Story by Kaiu Shirai, Art by Posuka Demizu | Published by VIZ Media
First off: The Promised Neverland is amazing and you should go buy it. I’d heard good things about it, but hadn’t expected this degree of exhilarating awesomeness. Secondly: I will do my best to avoid major spoilers, but a few are unavoidably required to describe (and compliment) the plot. Take heed!
Emma is an eleven-year-old with a sunny disposition and boundless energy. She lives at Grace Field House, an orphanage, and is one of the oldest of 38 kids. She loves them all. Everything seems normal to them, including the numbers tattooed on their necks as well as the daily test, which is dramatically revealed in a two-page spread. Emma and her fellow eleven-year-olds Norman and Ray always get perfect scores on the test, and I particularly enjoyed that the ensuing story actually shows their intelligence instead of merely telling readers that they’re smart.
Every now and then one of the kids finds a home, but oddly, none of the children who’ve left have ever sent any letters. The place is comfortable, with plenty of food and a forest to play in, but they’re forbidden from going near the main gate or a fence in the forest. One day, when one of the younger girls who wasn’t doing well on the tests is headed off for her new home, she leaves behind a beloved stuffed rabbit. Emma and Norman decide to break the rules and head toward the gate to return it to her, whereupon they learn something shocking (via another very effective two-page spread) and realize they must escape.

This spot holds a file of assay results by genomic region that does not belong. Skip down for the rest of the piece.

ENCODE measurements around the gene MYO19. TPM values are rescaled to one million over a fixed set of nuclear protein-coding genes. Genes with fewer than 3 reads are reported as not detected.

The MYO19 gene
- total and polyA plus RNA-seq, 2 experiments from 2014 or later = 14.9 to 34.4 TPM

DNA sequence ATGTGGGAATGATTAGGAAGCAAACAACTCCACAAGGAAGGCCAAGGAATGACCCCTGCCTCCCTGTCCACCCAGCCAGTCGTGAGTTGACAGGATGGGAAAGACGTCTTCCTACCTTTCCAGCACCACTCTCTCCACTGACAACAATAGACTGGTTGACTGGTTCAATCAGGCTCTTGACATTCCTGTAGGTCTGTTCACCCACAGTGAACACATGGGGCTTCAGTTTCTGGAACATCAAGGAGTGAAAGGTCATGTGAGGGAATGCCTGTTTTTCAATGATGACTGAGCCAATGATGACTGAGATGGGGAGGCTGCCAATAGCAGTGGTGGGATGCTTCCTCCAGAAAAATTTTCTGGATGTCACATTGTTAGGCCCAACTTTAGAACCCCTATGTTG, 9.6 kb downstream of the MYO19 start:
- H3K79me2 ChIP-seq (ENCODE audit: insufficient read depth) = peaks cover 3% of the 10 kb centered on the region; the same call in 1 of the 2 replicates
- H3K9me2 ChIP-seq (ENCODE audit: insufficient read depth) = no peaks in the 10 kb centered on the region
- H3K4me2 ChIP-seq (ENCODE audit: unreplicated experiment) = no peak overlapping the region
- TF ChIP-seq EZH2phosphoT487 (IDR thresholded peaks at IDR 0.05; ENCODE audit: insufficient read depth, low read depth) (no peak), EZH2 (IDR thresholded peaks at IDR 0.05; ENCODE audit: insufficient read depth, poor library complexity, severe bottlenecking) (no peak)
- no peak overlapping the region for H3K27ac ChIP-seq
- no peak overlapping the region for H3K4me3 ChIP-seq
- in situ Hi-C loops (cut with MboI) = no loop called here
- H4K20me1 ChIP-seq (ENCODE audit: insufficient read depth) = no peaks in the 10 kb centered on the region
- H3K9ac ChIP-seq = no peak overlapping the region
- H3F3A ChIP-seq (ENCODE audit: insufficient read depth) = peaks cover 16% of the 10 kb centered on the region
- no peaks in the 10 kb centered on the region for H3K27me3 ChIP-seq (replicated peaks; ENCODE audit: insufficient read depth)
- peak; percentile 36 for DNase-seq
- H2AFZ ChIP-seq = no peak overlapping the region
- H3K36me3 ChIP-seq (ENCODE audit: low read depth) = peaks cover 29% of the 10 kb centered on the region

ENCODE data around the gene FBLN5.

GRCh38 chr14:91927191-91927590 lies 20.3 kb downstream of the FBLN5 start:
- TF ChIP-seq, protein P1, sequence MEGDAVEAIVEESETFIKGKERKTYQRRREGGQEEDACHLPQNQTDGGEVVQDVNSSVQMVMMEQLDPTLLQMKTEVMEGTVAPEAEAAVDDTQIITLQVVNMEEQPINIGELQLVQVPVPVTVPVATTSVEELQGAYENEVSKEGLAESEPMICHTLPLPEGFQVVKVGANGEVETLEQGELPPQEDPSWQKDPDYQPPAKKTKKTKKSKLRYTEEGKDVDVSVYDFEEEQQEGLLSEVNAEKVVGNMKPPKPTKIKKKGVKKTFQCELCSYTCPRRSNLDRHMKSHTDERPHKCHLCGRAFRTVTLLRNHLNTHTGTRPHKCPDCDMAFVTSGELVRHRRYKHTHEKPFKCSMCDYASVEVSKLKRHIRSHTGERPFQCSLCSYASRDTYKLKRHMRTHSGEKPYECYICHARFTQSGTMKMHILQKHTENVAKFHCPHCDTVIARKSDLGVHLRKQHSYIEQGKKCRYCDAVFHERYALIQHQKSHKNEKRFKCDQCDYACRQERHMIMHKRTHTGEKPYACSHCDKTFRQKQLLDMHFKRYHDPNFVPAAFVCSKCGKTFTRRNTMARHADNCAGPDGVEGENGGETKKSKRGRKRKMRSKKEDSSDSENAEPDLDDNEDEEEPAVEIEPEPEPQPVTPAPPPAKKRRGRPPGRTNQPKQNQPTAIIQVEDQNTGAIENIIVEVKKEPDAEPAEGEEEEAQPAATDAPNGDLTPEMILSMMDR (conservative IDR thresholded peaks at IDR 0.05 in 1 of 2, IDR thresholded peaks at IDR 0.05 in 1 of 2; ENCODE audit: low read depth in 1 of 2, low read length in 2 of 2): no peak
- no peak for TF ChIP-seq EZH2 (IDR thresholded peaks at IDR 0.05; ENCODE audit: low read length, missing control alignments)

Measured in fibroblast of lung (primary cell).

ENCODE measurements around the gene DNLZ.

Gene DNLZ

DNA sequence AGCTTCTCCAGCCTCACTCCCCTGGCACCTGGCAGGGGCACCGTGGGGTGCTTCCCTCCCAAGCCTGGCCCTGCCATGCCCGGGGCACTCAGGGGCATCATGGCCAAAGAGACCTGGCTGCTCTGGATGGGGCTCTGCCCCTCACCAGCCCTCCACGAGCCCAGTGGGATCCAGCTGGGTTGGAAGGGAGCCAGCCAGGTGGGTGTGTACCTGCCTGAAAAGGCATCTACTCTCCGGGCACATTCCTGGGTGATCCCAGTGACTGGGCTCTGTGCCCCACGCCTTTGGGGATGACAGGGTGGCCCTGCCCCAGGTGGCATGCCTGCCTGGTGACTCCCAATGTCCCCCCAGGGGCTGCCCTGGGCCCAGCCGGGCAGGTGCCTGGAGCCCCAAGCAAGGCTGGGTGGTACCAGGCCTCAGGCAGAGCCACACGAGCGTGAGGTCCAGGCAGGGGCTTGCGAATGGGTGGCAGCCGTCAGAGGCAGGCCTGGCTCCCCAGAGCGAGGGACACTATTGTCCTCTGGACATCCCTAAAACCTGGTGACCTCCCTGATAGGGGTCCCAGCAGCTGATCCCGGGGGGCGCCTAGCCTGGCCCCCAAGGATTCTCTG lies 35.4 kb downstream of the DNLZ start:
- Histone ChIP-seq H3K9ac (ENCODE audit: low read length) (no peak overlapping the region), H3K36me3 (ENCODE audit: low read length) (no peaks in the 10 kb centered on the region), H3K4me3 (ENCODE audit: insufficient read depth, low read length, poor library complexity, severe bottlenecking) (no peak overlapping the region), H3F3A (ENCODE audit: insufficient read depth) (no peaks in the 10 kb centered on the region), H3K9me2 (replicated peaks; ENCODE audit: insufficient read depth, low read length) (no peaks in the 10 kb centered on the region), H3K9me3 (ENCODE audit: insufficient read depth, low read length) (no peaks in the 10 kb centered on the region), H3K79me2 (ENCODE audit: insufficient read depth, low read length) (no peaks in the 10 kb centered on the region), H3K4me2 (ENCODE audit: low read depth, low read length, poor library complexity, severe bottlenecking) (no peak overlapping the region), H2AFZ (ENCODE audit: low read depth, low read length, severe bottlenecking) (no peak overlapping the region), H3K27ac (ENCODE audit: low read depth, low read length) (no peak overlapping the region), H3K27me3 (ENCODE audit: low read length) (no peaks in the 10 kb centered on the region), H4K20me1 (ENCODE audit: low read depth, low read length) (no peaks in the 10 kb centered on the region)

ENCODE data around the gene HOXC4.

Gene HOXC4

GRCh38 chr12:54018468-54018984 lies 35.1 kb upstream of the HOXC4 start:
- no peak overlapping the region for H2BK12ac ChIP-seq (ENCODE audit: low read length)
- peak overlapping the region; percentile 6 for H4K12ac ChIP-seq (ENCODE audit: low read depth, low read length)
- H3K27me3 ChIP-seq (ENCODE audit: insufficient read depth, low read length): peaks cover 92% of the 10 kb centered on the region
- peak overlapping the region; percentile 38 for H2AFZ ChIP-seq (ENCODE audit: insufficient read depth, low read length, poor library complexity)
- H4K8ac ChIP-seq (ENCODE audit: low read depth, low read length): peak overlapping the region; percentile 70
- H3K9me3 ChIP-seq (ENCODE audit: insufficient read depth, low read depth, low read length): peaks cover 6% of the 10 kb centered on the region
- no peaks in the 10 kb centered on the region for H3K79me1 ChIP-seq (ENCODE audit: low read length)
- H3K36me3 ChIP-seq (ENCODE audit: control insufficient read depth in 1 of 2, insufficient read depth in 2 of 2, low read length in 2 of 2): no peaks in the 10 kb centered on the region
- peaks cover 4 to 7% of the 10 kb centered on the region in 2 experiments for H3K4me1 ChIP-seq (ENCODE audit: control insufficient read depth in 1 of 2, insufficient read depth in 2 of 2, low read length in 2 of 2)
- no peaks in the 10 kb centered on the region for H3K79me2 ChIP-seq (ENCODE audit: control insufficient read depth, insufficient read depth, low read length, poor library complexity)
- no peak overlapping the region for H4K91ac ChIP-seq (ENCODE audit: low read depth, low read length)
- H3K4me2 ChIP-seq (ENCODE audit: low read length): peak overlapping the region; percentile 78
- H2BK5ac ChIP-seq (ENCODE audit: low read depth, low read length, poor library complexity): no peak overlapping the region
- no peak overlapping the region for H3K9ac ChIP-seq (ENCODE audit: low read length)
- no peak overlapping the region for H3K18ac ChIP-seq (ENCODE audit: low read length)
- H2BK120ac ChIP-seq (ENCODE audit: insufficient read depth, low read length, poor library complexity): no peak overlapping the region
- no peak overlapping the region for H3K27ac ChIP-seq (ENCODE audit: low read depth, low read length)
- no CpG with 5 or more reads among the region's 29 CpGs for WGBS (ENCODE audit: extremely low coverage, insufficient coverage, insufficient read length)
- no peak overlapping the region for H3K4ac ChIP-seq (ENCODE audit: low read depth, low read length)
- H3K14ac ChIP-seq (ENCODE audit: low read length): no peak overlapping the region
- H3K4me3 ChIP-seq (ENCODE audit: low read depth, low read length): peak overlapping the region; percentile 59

It’s riveting watching the kids try to figure out what’s going on, how much their caretaker (whom they call “Mom,” though we learn she’s named Isabella) knows about what they know, how to defeat the trackers Mom makes sure they know exist, etc. Basically, laying out the rules of their confinement that they’re going to have to overcome. Too, although analytical Ray points out that their chances in the outside world would be far better with just the three of them—and also that it’s 2045 and they don’t have any books published after 2015, so who knows what the outside world is like now—idealistic Emma is insistent that they’re not going to leave any of the kids behind, even including the dozen or so who are three and under.
It’s clear that this story has been carefully thought through, and I love how little things are foreshadowed that later prove significant. For example, in the early scenes, the kids are playing outside and Emma is thinking about how they know the forest around Grace Field House inside and out, including which tree has a hole in its trunk. Later, there’s a nonverbal moment where she and Norman choose that as a hiding place for some table cloths they hope to use to get over the wall surrounding the property. It’s subtle, but ultimately reassuring.
Happily, volume two comes out in five days. After that, I’ll be studiously avoiding spoilers, even though I’m sure the wait for new volumes will be agonizing.
The Promised Neverland is ongoing in Japan, where it is up to seven volumes. The second will be released in English on Tuesday.